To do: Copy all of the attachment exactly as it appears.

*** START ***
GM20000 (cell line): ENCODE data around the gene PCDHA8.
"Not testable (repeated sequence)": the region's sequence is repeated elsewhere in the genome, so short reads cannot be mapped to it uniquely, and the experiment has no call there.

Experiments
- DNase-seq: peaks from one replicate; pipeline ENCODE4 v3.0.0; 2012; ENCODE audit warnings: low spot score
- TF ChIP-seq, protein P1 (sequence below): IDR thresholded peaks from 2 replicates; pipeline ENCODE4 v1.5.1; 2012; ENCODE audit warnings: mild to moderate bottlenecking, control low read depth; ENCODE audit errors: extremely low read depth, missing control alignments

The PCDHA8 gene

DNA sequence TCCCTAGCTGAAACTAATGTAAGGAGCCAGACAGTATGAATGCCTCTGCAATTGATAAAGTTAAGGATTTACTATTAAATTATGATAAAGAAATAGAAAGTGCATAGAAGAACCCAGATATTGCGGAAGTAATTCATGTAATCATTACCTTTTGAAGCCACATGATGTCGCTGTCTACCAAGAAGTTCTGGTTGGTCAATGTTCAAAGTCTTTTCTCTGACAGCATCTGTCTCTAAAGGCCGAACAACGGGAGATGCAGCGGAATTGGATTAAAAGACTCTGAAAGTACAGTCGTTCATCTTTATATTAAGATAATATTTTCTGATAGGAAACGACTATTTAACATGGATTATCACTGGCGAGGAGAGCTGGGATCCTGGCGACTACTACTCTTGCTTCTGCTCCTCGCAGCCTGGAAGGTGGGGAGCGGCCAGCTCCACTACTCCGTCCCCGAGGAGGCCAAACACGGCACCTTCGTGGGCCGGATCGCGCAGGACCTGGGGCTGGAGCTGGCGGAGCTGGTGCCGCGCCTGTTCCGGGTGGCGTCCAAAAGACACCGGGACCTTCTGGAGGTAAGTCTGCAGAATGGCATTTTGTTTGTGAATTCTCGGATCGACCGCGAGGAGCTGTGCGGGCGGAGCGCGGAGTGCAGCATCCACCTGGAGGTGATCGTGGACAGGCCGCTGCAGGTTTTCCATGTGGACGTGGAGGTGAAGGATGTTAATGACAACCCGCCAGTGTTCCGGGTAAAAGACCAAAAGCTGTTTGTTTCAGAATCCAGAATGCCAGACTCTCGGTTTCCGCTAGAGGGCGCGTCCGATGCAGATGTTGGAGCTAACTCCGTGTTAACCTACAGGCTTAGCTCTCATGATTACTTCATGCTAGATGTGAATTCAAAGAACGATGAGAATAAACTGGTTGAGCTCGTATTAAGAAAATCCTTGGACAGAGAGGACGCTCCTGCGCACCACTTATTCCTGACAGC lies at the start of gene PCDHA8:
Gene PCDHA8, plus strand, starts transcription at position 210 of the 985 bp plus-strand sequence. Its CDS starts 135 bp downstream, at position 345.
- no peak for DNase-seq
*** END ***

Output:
GM20000 (cell line): ENCODE data around the gene PCDHA8.
"Not testable (repeated sequence)": the region's sequence is repeated elsewhere in the genome, so short reads cannot be mapped to it uniquely, and the experiment has no call there.

Experiments
- DNase-seq: peaks from one replicate; pipeline ENCODE4 v3.0.0; 2012; ENCODE audit warnings: low spot score
- TF ChIP-seq, protein P1 (sequence below): IDR thresholded peaks from 2 replicates; pipeline ENCODE4 v1.5.1; 2012; ENCODE audit warnings: mild to moderate bottlenecking, control low read depth; ENCODE audit errors: extremely low read depth, missing control alignments

The PCDHA8 gene

DNA sequence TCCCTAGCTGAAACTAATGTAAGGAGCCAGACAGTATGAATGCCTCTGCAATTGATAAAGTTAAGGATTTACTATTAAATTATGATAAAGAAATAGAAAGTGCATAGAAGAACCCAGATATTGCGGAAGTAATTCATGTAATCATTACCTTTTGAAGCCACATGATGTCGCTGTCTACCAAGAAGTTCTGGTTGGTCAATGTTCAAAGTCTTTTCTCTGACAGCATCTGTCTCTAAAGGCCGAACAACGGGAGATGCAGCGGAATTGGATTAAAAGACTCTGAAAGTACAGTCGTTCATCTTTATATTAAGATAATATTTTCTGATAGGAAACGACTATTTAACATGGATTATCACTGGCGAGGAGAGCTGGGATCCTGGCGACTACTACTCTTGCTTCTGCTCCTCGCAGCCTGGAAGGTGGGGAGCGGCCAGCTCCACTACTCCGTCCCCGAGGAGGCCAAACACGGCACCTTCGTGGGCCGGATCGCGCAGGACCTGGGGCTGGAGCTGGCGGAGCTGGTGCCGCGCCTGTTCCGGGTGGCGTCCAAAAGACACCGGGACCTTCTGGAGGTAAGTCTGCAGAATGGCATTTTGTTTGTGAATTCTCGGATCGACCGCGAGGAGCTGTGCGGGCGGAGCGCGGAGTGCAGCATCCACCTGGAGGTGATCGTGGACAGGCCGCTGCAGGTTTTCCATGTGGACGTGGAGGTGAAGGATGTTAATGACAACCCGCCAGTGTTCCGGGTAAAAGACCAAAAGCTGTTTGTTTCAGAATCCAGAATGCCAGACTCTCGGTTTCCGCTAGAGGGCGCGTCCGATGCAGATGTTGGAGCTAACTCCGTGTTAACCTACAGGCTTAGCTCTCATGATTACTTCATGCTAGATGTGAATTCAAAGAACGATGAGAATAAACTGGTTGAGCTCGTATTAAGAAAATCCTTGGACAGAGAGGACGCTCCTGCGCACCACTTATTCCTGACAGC lies at the start of gene PCDHA8:
Gene PCDHA8, plus strand, starts transcription at position 210 of the 985 bp plus-strand sequence. Its CDS starts 135 bp downstream, at position 345.
- no peak for DNase-seq